Original languageEnglish (US)
Pages (from-to)2106-2112
Number of pages7
JournalJournal of Urology
Volume187
Issue number6
DOIs
StatePublished - Jun 2012

Fingerprint

Pelvic Pain
Chronic Pain
Somatoform Disorders
Checklist
Interstitial Cystitis
Pain
Urinary Bladder
Prostatitis
Irritable Bowel Syndrome
Urology
Pelvis

Keywords

  • cystitis, interstitial
  • prostate
  • prostatitis
  • somatization disorders
  • urinary bladder

ASJC Scopus subject areas

  • Urology

Cite this

Polysymptomatic, polysyndromic presentation of patients with urological chronic pelvic pain syndrome. / Lai, H. Henry; North, Carol S.; Andriole, Gerald L.; Sayuk, Gregory S.; Hong, Barry A.

In: Journal of Urology, Vol. 187, No. 6, 06.2012, p. 2106-2112.

Research output: Contribution to journalArticle

Lai, H. Henry ; North, Carol S. ; Andriole, Gerald L. ; Sayuk, Gregory S. ; Hong, Barry A. / Polysymptomatic, polysyndromic presentation of patients with urological chronic pelvic pain syndrome. In: Journal of Urology. 2012 ; Vol. 187, No. 6. pp. 2106-2112.
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AU - Hong, Barry A.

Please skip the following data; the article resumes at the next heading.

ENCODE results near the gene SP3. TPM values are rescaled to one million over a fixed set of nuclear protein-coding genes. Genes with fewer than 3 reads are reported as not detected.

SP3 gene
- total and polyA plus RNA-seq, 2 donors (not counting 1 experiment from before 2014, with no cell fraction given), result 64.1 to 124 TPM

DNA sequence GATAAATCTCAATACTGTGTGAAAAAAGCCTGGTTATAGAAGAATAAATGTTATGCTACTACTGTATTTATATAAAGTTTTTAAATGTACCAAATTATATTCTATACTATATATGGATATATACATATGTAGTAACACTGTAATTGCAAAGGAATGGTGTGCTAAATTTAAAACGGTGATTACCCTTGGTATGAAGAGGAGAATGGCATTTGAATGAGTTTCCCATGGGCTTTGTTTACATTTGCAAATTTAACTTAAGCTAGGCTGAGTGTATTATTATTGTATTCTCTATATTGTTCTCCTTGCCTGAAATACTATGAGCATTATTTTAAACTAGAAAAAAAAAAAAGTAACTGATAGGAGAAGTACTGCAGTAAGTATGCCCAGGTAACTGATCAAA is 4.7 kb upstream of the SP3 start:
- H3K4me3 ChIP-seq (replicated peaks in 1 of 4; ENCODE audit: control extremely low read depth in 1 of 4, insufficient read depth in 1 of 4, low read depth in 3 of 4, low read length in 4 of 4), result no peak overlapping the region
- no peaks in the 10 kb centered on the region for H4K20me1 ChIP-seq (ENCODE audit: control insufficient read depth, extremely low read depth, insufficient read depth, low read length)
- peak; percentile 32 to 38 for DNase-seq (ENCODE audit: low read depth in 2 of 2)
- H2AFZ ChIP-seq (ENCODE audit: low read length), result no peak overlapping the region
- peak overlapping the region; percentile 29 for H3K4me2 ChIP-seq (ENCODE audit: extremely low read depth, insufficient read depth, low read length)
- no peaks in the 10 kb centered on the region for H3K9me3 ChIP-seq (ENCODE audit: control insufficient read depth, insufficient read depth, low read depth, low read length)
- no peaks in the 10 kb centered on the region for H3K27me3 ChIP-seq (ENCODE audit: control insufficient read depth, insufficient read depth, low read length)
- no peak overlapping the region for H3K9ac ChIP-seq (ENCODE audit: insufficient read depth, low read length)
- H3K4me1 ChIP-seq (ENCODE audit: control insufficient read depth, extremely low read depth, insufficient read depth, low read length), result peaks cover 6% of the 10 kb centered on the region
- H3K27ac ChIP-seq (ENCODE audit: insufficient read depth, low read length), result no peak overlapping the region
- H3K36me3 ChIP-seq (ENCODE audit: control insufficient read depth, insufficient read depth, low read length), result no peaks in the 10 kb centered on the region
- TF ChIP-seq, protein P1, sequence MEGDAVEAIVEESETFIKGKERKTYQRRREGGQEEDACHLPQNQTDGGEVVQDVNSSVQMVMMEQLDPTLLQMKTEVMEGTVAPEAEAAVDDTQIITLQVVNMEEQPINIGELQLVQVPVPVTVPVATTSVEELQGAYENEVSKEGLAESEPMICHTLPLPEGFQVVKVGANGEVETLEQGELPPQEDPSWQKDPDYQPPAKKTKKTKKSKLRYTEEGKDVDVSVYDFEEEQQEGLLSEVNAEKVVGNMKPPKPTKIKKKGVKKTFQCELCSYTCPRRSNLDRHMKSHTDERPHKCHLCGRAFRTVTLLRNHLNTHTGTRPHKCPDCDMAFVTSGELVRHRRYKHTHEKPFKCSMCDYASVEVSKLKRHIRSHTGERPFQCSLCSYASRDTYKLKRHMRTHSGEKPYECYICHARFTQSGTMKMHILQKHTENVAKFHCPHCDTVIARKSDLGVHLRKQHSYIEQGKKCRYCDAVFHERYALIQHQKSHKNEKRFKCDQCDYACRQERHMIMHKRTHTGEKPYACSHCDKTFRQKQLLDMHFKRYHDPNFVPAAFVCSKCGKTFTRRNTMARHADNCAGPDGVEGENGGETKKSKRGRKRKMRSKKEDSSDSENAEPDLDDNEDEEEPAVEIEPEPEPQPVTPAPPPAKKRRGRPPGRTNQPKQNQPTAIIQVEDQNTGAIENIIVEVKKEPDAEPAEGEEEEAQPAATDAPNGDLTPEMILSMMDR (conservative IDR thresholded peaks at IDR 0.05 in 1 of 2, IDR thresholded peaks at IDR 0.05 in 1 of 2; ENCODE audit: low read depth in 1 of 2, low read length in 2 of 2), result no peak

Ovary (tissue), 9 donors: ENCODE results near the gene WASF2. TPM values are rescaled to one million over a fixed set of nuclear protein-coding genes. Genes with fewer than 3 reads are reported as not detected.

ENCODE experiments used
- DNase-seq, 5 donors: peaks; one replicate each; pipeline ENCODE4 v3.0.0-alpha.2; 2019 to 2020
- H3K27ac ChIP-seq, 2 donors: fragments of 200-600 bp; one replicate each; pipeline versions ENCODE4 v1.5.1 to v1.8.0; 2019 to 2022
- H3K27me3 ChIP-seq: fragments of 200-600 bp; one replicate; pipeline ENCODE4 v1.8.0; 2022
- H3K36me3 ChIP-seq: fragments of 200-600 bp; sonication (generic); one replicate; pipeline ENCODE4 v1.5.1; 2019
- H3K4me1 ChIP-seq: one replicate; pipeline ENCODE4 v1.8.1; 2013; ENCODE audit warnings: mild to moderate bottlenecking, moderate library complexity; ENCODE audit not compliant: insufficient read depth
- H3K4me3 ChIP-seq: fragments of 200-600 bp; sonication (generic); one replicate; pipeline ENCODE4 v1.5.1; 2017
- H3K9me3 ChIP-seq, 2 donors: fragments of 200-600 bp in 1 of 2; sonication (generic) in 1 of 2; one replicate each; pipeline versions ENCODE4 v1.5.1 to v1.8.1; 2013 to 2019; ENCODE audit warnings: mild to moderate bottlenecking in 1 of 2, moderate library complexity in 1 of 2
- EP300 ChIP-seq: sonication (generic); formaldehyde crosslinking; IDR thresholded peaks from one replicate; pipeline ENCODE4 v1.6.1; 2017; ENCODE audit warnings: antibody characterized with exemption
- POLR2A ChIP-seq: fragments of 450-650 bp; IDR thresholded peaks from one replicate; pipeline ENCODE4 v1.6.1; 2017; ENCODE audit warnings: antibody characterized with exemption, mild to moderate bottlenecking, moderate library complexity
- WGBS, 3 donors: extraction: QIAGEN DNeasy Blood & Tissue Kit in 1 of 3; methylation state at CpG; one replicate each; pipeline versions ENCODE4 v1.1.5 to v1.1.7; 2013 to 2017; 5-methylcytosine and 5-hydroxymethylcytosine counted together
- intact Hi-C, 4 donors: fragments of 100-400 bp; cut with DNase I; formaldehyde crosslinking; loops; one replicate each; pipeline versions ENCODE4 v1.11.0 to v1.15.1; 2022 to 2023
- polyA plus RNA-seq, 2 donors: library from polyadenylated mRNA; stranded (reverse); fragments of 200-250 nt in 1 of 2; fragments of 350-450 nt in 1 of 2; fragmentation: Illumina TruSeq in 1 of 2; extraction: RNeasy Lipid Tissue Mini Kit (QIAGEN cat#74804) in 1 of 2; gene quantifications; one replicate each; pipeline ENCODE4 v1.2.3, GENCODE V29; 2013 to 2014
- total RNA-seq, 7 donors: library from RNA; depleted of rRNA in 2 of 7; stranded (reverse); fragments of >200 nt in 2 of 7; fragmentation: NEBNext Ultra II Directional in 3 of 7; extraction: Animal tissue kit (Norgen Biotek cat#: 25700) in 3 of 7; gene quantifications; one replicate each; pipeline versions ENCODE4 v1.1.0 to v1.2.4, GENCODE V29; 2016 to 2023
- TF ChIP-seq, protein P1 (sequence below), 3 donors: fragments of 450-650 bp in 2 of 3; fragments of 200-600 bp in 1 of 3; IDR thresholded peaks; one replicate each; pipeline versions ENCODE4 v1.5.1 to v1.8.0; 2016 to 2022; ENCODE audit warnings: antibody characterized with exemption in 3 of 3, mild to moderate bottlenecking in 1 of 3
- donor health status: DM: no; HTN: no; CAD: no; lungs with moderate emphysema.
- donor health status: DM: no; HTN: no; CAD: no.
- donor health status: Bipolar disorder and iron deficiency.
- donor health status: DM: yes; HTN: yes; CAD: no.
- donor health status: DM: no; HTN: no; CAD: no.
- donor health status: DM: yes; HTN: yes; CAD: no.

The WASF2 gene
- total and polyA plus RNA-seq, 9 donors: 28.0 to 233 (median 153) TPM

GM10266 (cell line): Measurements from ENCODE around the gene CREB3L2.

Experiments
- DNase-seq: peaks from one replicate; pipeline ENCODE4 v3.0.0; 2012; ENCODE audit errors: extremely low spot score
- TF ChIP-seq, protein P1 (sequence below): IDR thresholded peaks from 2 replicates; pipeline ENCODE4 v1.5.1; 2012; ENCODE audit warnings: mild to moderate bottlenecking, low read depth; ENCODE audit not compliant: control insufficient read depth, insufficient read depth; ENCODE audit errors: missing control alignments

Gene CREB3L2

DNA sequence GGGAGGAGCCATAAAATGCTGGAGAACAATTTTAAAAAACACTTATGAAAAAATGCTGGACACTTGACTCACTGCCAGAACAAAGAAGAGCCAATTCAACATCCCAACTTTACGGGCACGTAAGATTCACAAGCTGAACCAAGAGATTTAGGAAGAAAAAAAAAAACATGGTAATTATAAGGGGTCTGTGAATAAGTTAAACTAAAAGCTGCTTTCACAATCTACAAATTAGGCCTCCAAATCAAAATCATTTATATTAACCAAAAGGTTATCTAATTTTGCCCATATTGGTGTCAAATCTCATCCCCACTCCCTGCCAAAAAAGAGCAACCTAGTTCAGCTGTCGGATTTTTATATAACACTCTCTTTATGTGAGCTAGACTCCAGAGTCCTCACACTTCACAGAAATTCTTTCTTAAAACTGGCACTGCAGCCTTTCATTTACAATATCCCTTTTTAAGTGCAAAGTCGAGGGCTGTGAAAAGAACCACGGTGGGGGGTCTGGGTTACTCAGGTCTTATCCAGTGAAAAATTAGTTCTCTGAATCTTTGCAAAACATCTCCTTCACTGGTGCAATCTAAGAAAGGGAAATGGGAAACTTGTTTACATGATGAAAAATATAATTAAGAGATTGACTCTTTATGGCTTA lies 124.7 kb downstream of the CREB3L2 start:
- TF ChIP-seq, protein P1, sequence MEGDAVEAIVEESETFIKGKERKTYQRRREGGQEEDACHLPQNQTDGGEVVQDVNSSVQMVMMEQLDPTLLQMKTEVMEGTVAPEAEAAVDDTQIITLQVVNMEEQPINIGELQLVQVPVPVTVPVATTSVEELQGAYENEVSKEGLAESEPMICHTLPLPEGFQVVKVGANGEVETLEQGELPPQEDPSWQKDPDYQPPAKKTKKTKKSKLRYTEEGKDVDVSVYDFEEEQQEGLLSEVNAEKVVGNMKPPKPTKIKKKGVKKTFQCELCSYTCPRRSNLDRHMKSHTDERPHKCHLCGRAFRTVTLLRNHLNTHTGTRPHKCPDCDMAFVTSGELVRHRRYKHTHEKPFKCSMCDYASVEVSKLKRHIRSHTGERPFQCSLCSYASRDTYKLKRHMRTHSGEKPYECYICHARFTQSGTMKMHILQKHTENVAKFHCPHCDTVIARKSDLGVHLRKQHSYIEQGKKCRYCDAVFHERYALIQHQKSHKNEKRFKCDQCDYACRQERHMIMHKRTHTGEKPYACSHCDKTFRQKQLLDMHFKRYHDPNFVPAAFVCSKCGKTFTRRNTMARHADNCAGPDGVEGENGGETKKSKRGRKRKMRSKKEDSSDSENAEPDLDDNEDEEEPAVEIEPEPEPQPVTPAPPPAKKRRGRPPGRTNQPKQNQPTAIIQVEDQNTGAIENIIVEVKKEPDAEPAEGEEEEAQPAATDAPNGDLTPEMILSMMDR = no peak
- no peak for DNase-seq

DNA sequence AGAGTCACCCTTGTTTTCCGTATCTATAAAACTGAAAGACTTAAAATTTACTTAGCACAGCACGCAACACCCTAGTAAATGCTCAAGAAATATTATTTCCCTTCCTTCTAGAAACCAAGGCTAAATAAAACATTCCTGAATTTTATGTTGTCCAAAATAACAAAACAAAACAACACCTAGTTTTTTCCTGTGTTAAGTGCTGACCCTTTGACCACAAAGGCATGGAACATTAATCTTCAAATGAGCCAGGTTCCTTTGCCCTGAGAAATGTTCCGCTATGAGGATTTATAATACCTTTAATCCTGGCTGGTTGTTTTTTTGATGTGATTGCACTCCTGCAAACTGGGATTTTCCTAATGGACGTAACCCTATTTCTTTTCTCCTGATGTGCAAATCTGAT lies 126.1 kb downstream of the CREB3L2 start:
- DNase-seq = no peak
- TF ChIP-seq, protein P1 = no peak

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N2 - Purpose: Somatization disorder has been described in several comorbid functional syndromes of urological chronic pelvic pain syndrome, such as irritable bowel syndrome. We investigated whether a subset of patients with urological chronic pelvic pain syndrome may have the polysymptomatic, polysyndromic presentation pattern that is common in somatization disorder. Materials and Methods: A total of 70 male and female patients with urological chronic pelvic pain syndrome and 35 age matched controls without the syndrome completed a 59-item symptom checklist to assess the classic polysymptomatic, polysyndromic symptom pattern. The 2 operational tools used were the Perley-Guze derived symptom checklist and the somatic symptom algorithm used for Diagnostic and Statistical Manual, 4th Edition, Text Revision somatization disorder criteria. Results: Female patients with urological chronic pelvic pain syndrome (interstitial cystitis/bladder pain syndrome) reported significantly more nonpain symptoms and pain symptoms outside the pelvis than control female urology patients (p = 0.0016 and 0.0018, respectively). Female patients with urological chronic pelvic pain syndrome were more likely to endorse a polysymptomatic, polysyndromic symptom pattern than female controls (27% vs 0%, p = 0.0071). In contrast, male patients with urological chronic pelvic pain syndrome (interstitial cystitis/bladder pain syndrome and/or chronic prostatitis/chronic pelvic pain syndrome) did not report more extrapelvic pain than male controls (p = 0.89). Male patients with urological chronic pelvic pain syndrome were not more likely than male controls to have a polysymptomatic, polysyndromic symptom pattern. Conclusions: A subset of female patients with urological chronic pelvic pain syndrome endorses numerous extrapelvic symptoms across multiple organ systems. The checklist may be valuable to assess patients for this polysymptomatic, polysyndromic symptom pattern, which is common in somatization disorder. Recognizing this polysymptomatic, polysyndromic presentation will prompt clinicians to investigate further to determine whether somatization disorder may be an underlying diagnosis in a small subset of patients with urological chronic pelvic pain syndrome who complain of numerous extrapelvic symptoms.